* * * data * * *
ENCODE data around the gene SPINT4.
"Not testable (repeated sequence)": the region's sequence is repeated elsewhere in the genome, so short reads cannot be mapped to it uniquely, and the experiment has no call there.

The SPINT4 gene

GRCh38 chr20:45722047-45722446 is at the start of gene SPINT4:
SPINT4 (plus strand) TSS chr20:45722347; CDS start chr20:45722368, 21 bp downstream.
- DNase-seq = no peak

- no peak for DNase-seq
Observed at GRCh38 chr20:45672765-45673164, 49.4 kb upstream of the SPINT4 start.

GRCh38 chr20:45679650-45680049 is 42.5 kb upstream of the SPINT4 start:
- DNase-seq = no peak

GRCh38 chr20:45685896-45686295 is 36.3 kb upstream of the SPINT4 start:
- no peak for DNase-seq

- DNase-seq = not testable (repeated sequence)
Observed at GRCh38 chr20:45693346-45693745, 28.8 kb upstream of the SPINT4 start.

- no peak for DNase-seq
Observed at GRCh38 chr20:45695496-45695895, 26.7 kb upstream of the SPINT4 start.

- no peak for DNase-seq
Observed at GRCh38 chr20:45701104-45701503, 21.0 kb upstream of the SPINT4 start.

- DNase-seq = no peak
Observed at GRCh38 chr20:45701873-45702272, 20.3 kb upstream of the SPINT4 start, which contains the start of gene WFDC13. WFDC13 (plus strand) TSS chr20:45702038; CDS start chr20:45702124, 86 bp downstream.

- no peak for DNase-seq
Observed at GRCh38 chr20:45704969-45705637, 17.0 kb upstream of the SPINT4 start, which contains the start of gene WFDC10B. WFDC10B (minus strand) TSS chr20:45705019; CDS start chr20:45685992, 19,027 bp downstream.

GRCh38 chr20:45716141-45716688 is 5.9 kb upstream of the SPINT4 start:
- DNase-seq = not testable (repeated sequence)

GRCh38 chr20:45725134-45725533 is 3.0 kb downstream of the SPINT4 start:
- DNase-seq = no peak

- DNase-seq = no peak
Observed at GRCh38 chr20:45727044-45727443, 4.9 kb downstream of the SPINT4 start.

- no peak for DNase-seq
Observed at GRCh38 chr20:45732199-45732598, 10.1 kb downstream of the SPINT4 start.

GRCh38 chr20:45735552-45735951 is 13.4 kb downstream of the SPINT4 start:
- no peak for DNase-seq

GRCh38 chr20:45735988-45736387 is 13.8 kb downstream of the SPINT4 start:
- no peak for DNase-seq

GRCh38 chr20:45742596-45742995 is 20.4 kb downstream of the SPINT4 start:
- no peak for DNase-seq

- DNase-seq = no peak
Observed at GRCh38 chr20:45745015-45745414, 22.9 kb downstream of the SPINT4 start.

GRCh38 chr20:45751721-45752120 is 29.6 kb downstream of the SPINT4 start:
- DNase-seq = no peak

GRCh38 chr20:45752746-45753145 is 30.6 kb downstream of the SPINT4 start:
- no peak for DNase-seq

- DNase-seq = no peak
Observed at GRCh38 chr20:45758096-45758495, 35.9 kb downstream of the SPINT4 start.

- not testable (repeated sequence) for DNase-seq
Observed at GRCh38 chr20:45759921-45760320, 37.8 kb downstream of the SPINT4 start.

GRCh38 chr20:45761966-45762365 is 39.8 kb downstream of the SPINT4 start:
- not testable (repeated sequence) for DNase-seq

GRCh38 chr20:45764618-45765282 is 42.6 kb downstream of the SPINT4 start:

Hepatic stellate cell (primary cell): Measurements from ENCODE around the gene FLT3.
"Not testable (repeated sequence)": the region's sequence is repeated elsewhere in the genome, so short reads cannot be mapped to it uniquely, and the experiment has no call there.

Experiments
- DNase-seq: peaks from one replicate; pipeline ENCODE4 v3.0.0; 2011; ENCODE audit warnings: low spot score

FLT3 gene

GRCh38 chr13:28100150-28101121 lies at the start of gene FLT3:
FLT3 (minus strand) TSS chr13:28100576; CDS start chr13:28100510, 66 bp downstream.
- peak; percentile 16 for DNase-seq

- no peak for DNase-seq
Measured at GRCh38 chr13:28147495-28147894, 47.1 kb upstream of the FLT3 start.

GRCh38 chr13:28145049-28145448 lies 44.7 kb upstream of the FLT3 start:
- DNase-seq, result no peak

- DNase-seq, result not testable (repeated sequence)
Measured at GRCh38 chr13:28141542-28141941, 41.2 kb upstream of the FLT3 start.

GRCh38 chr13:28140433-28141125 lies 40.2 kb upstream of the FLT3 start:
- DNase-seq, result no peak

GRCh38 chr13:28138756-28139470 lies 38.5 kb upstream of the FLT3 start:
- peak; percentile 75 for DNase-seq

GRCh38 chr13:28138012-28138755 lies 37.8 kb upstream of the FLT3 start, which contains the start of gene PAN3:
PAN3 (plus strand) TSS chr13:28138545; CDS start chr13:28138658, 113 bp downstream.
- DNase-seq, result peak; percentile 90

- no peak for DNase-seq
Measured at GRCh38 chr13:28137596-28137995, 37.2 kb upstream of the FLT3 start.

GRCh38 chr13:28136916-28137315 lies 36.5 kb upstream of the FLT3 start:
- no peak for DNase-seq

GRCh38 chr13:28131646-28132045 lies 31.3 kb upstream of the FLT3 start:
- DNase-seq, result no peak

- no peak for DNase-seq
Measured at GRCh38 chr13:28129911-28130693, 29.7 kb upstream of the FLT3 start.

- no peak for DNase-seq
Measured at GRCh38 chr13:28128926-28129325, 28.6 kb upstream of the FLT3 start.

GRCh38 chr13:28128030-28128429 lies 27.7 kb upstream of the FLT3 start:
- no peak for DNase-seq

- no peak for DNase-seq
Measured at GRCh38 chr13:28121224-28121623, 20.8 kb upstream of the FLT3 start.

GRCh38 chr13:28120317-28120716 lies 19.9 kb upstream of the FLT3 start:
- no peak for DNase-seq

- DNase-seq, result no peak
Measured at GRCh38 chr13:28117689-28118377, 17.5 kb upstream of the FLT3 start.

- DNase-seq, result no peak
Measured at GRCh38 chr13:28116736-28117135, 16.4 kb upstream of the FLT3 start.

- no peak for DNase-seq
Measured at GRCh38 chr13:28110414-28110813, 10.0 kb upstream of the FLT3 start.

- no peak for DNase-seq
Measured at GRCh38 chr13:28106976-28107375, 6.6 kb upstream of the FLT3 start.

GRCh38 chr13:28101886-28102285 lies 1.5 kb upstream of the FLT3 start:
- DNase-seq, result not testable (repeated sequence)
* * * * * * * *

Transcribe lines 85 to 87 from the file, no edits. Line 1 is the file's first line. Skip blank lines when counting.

GRCh38 chr13:28120317-28120716 lies 19.9 kb upstream of the FLT3 start:
- no peak for DNase-seq

- DNase-seq, result no peak